How to Ask for a Raise

By: James Greene, Job Center Representative

First, set a specific goal for what you want your raise to be. Even if you don’t think you will get that amount, your plan will help you do better.  Use the internet to find the average pay that people with your experience make in your line of work, as you can use that to find out how much you should ask for.  You should plan to open negotiations for a 10% to 20% increase in wages with a settling point of a far more common 3% to excellent 5% increase in your wages.  You should look for things that influence when the best time to ask for a raise, asking for a raise a month or two before your employer usually hands out raises in one good place to start. With the intent of negotiating your raise at that time you should look for a specific time to ask for the pay raise: when you’ve been noted doing something great is good, when you employer is going through a tough time with something is not.

While you wait you need to prepare to sell yourself as being worth the raise. Make a list of reasons you deserve a raise. If you find most people with your experience are making more than you in your current job add that to your list. Add the times when you left others with good impressions as well as the improvements and awards you’ve gained at work. Very importantly, add how your job responsibilities have changed and grown since you were hired. Its common for job responsibilities to both grow and change over time and this is a good reason why pay should grow with it.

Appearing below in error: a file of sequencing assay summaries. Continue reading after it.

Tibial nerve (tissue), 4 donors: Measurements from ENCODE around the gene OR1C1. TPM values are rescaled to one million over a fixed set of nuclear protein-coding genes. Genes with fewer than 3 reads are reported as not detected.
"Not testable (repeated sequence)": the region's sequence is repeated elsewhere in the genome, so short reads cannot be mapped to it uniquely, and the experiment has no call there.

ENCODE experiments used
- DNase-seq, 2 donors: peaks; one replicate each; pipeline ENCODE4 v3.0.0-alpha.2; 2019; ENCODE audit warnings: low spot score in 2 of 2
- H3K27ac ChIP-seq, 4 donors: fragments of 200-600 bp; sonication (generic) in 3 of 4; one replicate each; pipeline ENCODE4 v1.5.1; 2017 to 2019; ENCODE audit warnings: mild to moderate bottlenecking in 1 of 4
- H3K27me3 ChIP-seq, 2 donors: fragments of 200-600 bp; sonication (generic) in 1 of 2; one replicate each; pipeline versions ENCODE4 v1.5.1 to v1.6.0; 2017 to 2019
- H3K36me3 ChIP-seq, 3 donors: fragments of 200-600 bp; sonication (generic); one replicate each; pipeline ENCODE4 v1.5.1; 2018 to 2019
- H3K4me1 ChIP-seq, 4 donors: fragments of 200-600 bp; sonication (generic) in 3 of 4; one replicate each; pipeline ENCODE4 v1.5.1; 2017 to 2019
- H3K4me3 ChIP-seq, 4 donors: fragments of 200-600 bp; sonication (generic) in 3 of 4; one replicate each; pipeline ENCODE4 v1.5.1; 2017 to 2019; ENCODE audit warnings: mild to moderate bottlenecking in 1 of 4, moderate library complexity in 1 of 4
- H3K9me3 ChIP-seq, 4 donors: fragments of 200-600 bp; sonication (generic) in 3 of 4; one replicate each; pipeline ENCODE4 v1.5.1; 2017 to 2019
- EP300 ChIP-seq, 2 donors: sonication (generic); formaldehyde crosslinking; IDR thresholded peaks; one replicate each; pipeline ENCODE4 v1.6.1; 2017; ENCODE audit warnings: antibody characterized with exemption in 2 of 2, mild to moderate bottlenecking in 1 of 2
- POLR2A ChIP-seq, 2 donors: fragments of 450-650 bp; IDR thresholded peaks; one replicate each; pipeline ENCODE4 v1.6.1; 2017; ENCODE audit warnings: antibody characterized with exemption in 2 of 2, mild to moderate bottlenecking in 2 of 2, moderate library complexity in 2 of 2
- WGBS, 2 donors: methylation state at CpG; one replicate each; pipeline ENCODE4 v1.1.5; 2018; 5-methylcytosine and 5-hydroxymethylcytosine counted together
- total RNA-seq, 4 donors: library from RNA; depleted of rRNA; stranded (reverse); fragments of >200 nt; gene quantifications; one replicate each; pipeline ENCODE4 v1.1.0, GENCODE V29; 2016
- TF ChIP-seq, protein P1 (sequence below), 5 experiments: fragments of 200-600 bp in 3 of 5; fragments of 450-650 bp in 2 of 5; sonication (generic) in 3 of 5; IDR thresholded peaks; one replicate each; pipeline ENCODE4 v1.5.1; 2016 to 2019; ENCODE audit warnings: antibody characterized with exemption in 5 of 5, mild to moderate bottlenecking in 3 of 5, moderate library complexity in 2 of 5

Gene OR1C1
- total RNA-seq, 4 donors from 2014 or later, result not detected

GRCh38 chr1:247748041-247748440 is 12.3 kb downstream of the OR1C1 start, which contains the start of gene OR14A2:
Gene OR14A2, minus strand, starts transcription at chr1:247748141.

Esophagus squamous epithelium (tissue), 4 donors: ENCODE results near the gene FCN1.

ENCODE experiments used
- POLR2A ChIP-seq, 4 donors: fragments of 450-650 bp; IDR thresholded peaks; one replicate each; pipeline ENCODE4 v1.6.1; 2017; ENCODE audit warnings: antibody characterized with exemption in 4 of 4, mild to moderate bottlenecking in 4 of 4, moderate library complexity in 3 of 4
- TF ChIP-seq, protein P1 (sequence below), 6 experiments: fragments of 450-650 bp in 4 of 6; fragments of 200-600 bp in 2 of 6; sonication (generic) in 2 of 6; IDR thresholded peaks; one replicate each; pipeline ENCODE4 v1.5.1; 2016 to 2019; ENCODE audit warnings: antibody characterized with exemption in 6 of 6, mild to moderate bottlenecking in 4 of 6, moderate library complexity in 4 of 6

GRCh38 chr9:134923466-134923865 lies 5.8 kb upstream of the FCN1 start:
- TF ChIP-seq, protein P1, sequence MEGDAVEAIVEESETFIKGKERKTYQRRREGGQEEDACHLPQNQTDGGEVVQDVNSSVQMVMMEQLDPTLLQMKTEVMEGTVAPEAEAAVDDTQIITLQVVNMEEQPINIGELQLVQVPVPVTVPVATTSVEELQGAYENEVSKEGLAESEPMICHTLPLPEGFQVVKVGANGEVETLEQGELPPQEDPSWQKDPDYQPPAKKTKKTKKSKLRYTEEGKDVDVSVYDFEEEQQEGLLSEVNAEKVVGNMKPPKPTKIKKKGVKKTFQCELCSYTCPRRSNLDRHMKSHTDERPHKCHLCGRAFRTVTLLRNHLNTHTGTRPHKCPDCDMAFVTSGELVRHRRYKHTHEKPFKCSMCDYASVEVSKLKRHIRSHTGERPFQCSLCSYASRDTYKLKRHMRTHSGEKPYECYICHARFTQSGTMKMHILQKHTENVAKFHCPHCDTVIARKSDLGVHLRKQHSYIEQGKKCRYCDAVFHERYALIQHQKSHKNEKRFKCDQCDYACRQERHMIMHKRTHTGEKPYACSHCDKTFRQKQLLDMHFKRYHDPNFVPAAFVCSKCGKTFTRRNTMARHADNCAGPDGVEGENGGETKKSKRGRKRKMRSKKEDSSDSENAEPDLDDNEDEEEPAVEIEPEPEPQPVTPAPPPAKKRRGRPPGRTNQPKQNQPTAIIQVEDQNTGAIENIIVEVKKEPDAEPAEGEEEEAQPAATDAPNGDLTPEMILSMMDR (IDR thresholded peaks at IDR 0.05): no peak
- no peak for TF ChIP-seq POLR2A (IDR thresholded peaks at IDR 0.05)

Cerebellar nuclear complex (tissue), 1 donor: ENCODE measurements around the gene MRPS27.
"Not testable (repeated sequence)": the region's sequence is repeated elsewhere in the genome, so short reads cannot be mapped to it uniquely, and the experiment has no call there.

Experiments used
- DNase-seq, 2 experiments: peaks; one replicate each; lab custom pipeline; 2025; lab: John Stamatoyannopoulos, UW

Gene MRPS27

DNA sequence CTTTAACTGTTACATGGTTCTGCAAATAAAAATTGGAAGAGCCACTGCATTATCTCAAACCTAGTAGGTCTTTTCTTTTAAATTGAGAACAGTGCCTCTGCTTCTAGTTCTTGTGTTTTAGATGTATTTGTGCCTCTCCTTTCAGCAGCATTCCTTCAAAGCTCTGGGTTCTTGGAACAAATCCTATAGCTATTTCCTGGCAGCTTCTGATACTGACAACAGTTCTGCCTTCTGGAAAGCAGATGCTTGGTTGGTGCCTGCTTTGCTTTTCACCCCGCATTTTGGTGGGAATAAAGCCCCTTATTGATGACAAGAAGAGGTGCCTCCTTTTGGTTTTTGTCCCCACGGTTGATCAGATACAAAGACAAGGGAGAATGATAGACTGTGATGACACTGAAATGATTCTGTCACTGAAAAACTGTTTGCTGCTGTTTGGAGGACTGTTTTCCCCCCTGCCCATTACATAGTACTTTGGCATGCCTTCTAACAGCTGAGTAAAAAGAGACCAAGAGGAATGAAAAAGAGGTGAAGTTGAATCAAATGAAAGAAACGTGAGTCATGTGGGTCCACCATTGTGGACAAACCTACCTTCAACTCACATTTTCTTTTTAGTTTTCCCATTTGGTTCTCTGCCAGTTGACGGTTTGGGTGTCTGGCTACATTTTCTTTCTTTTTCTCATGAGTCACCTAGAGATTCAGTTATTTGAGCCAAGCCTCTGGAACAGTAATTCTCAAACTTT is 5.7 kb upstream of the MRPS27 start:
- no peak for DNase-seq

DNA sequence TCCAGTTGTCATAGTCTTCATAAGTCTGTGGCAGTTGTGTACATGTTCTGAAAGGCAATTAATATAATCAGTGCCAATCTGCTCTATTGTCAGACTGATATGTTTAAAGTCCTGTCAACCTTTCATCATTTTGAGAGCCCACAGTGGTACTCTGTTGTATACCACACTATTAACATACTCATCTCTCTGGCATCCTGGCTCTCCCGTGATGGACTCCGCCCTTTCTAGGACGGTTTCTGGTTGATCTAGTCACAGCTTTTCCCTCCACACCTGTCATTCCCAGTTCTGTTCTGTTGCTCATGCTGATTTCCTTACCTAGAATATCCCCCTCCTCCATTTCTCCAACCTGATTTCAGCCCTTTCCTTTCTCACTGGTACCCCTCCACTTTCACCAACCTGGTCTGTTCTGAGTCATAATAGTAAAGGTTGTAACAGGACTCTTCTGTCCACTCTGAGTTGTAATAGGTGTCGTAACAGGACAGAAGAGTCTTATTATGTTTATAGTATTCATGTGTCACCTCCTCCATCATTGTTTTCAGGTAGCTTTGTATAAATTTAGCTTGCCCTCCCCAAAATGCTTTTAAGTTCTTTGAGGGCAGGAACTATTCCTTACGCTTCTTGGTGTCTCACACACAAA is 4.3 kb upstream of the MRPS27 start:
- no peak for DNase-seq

Once you have a sufficient argument for your raise prepare it into a statement and rehearse it. You don’t need to remember it word for word though you should be COMFORTABLE relating the idea and facts of your pitch for your raise. Check your pitch for distracting language and remove language that unnecessarily expresses uncertainty of your point like “I think..” instead be both direct and certain “I am..”.  You need to sound certain of your idea without being rude. Rehearse your pitch to a friend, family member or co-worker to get an outside viewpoint of your pitch.

As with many things in career advancement it helps to rehearse the questions or counter points you may receive and think up good answers to those questions. By being prepared for such likely questions you will enhance your chances of success.

Place your pitch on paper and give it to your employer at the end of the meeting.  This will remind him why he should be receptive to your argument and enable him to better carry your point to others who might be needed to consider you receiving your raise. 

If you don’t get the raise, you want then you’re no worse off than if you never tried!  Find out why: Perhaps there are changes you can negotiate or alternatives to getting a wage like improved health benefits or an addition to your office that your employer can provide in place of a raise.  Whatever your result finding out the reasons can give you things to capitalize or work on to further improve your chances in the future.

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